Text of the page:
Manage your expectations

Be realistic

While striving for a positive and amicable departure is important, be realistic that not all aspects will be within your control. Your employer may not react as you hope, making the situation uncomfortable.

Prepare for an immediate leave

In some cases, your employer may decide it’s best for you to leave immediately after your resignation. Prepare for this possibility by organising your workspace and completing any urgent tasks ahead of the conversation.

Seek closure

 If the resignation conversation does not go as planned, seek closure by expressing your gratitude for the opportunity and reaffirming your commitment to a smooth transition. This can help leave things on a more positive note, regardless of the initial reaction.

Brace for possible outcomes

Reflect on the experience

Use the experience as a learning opportunity, reflecting on what went well and what could have been handled differently. This reflection can provide valuable insights for your future career moves.

Maintain professionalism

Even if the resignation process becomes challenging, continuing to act professionally can safeguard your reputation and ensure you leave on as positive a note as possible.

Stay focused

Keep your focus on the reasons you are moving on and the new opportunities ahead. This perspective can help you navigate through any immediate challenges during your resignation process.

Post resignation: How to leave a lasting positive impression

Leaving a job, especially one you’ve just started involves more than just saying goodbyes. The period following your resignation is crucial to ensure you leave on positive terms and maintain relationships with your colleagues. It cannot be emphasised enough: departing a job amicably can greatly impact your future career prospects.

Handover system

Prepare a comprehensive handover system of documents and files detailing ongoing projects, key contacts, and any deadlines. Not only will this help your successor or team to continue to work in your absence without significant disruption but it will also make their life easier during a time of changes and adaptation.

Training sessions

If possible, offer to conduct training sessions for your replacement or for team members who will be taking over your duties. This gesture can significantly reduce the learning curve for the new incumbent, and the people in the team will appreciate your efforts. 

Availability for queries

Let your employer know you are willing to answer questions or provide guidance, even after you’ve left, within reason. Making yourself available can be particularly helpful if the recruitment process for your replacement is prolonged for various reasons. 

Offer your support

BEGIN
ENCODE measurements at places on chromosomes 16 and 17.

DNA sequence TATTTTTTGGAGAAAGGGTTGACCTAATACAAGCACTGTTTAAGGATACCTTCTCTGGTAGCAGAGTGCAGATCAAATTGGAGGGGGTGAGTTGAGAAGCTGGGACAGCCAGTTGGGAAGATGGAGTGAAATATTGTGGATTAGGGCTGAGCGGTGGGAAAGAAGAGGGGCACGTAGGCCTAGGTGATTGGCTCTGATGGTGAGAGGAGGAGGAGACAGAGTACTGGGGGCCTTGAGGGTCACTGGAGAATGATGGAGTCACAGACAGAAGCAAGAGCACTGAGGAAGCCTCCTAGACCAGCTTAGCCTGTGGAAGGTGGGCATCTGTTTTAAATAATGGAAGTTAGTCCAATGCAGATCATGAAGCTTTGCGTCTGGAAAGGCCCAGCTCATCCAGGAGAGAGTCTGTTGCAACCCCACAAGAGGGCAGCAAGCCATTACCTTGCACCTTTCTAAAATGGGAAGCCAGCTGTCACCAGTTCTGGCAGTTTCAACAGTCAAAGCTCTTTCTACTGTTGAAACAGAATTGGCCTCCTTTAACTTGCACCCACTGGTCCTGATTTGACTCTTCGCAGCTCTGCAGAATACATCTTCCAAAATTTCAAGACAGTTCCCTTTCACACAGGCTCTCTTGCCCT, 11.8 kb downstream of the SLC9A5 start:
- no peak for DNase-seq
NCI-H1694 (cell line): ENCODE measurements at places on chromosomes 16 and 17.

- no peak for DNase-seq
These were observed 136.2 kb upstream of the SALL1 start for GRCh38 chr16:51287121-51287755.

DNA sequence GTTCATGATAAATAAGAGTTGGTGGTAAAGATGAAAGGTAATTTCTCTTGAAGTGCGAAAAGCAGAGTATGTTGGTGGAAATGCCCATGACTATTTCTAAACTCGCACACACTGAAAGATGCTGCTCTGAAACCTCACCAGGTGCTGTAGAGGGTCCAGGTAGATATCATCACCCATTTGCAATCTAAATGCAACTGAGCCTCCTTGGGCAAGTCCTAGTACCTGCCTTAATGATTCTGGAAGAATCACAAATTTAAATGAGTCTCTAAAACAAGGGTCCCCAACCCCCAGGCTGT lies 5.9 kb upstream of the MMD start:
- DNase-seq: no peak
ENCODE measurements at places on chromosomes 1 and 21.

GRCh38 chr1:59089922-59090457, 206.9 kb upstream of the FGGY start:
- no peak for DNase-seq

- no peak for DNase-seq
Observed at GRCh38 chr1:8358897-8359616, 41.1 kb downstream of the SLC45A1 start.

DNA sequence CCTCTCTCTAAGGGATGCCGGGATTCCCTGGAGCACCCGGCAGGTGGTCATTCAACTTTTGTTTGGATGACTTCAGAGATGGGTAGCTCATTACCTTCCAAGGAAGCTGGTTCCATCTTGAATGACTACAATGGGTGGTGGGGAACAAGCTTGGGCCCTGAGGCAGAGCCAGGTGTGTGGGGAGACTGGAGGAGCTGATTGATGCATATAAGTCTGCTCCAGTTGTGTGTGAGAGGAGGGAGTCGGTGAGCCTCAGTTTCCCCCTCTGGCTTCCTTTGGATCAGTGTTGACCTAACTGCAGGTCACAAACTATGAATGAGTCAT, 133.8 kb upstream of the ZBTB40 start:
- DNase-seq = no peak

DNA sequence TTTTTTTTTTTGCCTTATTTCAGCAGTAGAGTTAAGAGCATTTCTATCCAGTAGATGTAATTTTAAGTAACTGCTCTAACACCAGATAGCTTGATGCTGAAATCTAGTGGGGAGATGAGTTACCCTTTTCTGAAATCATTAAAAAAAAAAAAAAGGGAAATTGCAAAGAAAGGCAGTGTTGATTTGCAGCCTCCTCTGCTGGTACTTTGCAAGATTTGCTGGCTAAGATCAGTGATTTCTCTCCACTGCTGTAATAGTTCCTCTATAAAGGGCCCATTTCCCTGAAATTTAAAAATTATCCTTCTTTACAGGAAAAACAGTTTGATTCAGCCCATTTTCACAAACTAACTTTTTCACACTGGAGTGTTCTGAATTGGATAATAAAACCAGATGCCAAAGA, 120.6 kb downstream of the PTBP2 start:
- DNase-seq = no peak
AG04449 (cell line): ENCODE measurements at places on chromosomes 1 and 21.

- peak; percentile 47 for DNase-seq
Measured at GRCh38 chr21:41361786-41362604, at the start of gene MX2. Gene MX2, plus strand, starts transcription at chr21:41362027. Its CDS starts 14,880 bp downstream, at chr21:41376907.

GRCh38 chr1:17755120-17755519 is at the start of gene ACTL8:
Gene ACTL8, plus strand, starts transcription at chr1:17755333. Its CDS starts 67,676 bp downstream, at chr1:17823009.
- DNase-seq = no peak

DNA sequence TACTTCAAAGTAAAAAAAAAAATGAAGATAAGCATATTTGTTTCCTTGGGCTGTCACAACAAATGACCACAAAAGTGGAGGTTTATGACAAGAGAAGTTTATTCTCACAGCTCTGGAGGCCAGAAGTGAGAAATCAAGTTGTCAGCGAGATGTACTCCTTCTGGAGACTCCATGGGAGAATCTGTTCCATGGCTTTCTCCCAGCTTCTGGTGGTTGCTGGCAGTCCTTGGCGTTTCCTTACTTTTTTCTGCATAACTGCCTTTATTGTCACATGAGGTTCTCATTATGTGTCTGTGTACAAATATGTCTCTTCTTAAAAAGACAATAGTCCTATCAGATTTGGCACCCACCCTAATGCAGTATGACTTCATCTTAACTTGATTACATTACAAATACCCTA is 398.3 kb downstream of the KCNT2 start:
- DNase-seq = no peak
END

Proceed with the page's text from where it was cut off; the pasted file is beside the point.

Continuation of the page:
Offer to assist with the transition, whether through training a replacement or helping to document workflows. Remember that the job market is a cycle so there’s always a good chance that you will work with someone from this team again in the future. Showing goodwill to help will make a strong case for you and prevent bridges from being burned.

Conduct a graceful exit interview

Always be ready for an exit interview, typically conducted by a member of the HR team. This confidential discussion helps the company learn from your experiences to prevent future employee turnover.

Approach this conversation with honesty while keeping your professionalism intact. Avoid being confrontational or bitter; use this as a chance to offer constructive feedback.

Shaking hands

What about remote workers?

The remote work model skyrocketed a few years ago. Almost 13% of jobs are remote, while 28.2% function on a hybrid model. As the trend of remote work continues to rise, employees are allocating less time to traditional office environments, leading to a notable change in how they perceive interactions with their supervisors and colleagues.

Remote workers lead a different lifestyle compared to office workers in various aspects. However, when it comes to resigning, the process remains quite similar. The key distinction is that all communication and procedures must be conducted through video calls and online meetings. This aspect can be viewed as a valuable tool or a potential challenge.

When preparing to resign, promptly schedule calls and meetings with your manager and team. Clearly communicate your reasons for leaving, consider any ongoing projects, and coordinate a smooth handover with your colleagues. Being available and cooperative during this time is crucial for leaving on good terms and maintaining positive relationships. And in case you encounter a negative reaction or response, handle it with professionalism and grace.

Leverage the virtual setting to your benefit when conveying your resignation. Carefully consider your responses and anticipate how your manager will perceive them. Take a moment to pause, collect your thoughts, maybe even go for a quick stroll, and meticulously review your message before hitting send. The substance and tone of your communication are pivotal in navigating this phase successfully.

Sample resignation letter

The example below is an excellent place to start when writing your resignation letter. However, make sure to tailor it to your circumstances.

Dear [Manager/Boss’ name]

Please accept this letter as resignation from [your position] effective [today’s date]. I am giving my [length of time] notice per our company standards. My last day will be [Day, Date. Year].

I will make sure that all my current work is finished, and ongoing projects are handed over to my assigned co-workers. Should we find a replacement for my position, I am happy to get them trained and up to speed before my last day. I will gladly assist in this transition in any way possible.

Working with you and the team for the last [period of time worked] at [Company name] has been a pleasure. This has been an incredible opportunity to grow my career. I will always appreciate [two or three things that you helped with or accomplished in your time there].

Thank you for the opportunity and support. I wish you and the team the best and hope we can keep in touch.

Kind regards
[Signature] [Your name] [Telephone number and Email address]

Embark on your next career adventure with Airswift

A career change can be a big step towards realising your professional dream, and Airswift is a committed ally through this transformative journey.

Leverage our expansive network and our wide-ranging job listings, meticulously curated to align with your next career move.

We invite you to make the most of our resources, expert advice, and support services designed to bolster your career transition. 

Find the right job for you!

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This post was written by: Tomás Battaglia, Content Marketing Coordinator